The Oxford Murders

Martinez, Guillermo. The Oxford Murders. Translated by Sonia Soto. Read by Jonathan Davis. Blackstone Audio, 2007.

Reason read: April is Mathematics, Science & Technology month. This would fall into the math category.

The mathematics behind a serial killer. This is one of those murder mysteries where the clues don’t add up to the crime. When an elderly woman is found dead everyone presumes a family member committed the crime for the money. The woman was going to die of cancer anyway. Someone just couldn’t wait for the inheritance. But, enter world renowned logician Arthur Seldom, author on the mathematics of serial killers, who describes a note left for him indicating this murder is only the first one. There will be more. The curious thing is each subsequent murder victim was already dying of an ailment and every death is accompanied by a strange series of mathematical symbols. It’s up to an Argentine math student (loosely based on the author) to crack the case.

My favorite part of the book – Seldom explaining how to hide a crime.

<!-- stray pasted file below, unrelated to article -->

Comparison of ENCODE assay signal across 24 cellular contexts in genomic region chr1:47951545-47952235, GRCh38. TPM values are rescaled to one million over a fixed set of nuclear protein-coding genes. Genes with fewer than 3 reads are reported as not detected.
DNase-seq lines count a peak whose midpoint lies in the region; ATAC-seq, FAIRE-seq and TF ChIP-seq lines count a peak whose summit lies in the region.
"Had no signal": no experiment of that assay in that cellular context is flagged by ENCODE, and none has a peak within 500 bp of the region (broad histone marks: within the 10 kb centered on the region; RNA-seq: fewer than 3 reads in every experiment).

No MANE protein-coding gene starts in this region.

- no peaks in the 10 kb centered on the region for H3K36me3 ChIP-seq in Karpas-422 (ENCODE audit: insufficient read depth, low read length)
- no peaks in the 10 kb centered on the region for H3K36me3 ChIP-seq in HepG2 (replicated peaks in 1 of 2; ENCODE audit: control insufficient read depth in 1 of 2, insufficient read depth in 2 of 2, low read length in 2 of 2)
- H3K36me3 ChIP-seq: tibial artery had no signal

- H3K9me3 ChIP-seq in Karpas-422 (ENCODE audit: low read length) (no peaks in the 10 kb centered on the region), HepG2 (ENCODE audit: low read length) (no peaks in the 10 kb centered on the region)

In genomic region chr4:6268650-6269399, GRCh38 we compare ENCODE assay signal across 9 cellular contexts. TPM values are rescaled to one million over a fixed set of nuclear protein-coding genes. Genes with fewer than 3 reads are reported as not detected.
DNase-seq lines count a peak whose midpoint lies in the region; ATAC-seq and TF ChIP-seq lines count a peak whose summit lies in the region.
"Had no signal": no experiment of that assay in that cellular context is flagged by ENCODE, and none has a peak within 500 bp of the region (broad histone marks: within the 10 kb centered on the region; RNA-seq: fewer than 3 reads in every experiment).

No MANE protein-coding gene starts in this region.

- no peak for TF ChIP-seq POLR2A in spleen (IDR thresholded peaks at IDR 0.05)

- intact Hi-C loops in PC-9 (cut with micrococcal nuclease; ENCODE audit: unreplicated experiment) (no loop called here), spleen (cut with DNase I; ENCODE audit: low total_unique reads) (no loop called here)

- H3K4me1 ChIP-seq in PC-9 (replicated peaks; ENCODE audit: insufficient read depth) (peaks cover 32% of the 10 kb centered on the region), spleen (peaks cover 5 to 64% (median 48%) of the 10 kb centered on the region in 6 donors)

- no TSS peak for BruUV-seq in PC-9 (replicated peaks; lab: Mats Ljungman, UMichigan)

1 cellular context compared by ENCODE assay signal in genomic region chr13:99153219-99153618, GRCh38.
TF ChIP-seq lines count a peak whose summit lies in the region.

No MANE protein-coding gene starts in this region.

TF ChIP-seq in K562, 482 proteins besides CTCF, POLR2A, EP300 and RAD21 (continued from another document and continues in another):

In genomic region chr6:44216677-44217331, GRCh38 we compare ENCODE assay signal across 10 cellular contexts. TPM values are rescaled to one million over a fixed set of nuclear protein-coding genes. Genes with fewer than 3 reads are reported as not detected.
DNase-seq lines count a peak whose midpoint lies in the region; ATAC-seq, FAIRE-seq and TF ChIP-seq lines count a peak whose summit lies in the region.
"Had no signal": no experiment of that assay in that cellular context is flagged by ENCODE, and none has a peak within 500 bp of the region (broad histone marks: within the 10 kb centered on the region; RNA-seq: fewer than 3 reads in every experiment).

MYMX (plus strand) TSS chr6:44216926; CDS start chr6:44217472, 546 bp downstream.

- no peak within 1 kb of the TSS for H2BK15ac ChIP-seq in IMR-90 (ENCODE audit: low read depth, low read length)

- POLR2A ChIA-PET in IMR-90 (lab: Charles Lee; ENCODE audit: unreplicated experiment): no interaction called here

Author fact: Martinez has written a bunch of other stuff but only The Oxford Murders is on my Challenge list.

Narrator trivia: Jonathan Davis uses great accents to differentiate the characters. He is so much fun I have decided to actively seek out other audio books he has narrated.

Book trivia: The Oxford Murders was made into a movie in 2008.

Nancy said: Nancy called this book a “cerebral puzzle that always makes me wish I were smarter than I am” (p 171).

BookLust Twist: from Book Lust To Go in the chapter called “Oxford: Mysteries” (p 171).

1 thought on “The Oxford Murders”

  1. I read Los crímenes imperceptibles (The Oxford Murders) about three years ago and really enjoyed it. The twist of terminally ill victims is especially good. I too recomment it.

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